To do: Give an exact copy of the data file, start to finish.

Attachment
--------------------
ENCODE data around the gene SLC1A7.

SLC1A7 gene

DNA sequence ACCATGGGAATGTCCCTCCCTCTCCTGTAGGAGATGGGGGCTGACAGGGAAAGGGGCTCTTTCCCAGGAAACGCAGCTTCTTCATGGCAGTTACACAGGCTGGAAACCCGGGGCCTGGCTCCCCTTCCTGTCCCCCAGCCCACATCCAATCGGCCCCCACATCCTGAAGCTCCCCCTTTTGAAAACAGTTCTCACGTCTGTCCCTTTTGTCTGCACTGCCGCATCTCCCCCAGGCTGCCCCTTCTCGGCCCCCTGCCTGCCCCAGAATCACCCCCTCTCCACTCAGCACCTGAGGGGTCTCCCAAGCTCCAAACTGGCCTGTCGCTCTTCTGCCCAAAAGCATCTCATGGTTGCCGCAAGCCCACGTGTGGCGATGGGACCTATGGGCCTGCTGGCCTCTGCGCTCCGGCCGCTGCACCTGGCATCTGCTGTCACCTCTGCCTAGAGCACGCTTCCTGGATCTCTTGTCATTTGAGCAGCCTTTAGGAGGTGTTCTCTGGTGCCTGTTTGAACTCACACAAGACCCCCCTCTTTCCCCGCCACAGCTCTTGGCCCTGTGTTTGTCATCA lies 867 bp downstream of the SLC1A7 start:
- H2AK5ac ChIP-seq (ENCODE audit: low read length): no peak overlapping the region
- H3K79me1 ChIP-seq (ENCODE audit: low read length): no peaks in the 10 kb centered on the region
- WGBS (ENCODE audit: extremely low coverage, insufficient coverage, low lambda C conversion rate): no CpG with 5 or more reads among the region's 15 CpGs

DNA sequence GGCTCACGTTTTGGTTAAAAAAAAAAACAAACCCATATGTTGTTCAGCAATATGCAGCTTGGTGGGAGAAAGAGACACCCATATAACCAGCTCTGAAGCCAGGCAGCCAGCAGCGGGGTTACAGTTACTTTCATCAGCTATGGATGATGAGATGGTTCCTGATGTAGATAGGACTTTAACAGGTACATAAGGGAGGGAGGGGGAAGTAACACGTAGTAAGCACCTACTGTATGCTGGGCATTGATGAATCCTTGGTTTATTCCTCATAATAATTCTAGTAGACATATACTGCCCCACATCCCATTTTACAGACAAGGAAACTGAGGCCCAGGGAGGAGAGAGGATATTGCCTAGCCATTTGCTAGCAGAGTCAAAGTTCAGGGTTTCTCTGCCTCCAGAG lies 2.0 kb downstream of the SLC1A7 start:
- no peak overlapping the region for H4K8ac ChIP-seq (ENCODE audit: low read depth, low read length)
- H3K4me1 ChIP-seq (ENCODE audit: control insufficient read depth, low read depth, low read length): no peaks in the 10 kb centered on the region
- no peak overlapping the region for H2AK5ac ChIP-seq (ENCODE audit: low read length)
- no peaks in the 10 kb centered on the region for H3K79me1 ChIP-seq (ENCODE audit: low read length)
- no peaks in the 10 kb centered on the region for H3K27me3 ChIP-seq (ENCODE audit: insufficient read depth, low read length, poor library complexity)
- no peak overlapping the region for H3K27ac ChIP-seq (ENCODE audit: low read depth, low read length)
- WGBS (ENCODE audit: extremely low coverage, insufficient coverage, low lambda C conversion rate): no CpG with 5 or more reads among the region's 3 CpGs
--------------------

ENCODE data around the gene SLC1A7.

SLC1A7 gene

DNA sequence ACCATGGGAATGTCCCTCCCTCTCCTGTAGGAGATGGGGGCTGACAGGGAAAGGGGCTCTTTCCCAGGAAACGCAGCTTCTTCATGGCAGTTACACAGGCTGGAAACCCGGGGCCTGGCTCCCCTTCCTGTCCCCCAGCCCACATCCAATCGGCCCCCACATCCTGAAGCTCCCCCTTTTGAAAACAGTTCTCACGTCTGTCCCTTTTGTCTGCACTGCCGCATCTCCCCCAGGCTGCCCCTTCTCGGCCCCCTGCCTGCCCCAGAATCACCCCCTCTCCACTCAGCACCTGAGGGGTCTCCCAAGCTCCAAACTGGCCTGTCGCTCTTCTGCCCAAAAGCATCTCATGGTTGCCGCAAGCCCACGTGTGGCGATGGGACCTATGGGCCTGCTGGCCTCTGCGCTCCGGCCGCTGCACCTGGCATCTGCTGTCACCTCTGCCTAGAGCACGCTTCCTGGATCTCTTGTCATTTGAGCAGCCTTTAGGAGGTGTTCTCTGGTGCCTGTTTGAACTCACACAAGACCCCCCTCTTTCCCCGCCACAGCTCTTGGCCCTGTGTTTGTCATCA lies 867 bp downstream of the SLC1A7 start:
- H2AK5ac ChIP-seq (ENCODE audit: low read length): no peak overlapping the region
- H3K79me1 ChIP-seq (ENCODE audit: low read length): no peaks in the 10 kb centered on the region
- WGBS (ENCODE audit: extremely low coverage, insufficient coverage, low lambda C conversion rate): no CpG with 5 or more reads among the region's 15 CpGs

DNA sequence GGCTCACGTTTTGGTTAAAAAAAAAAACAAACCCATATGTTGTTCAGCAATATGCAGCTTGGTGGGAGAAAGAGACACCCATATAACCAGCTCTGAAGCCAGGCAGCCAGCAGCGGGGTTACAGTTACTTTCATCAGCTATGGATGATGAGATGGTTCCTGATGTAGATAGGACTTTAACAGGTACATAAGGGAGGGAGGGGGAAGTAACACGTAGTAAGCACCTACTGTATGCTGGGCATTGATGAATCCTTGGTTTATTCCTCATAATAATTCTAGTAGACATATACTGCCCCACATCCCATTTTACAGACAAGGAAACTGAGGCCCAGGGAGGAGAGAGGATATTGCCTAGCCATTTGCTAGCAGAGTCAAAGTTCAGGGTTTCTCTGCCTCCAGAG lies 2.0 kb downstream of the SLC1A7 start:
- no peak overlapping the region for H4K8ac ChIP-seq (ENCODE audit: low read depth, low read length)
- H3K4me1 ChIP-seq (ENCODE audit: control insufficient read depth, low read depth, low read length): no peaks in the 10 kb centered on the region
- no peak overlapping the region for H2AK5ac ChIP-seq (ENCODE audit: low read length)
- no peaks in the 10 kb centered on the region for H3K79me1 ChIP-seq (ENCODE audit: low read length)
- no peaks in the 10 kb centered on the region for H3K27me3 ChIP-seq (ENCODE audit: insufficient read depth, low read length, poor library complexity)
- no peak overlapping the region for H3K27ac ChIP-seq (ENCODE audit: low read depth, low read length)
- WGBS (ENCODE audit: extremely low coverage, insufficient coverage, low lambda C conversion rate): no CpG with 5 or more reads among the region's 3 CpGs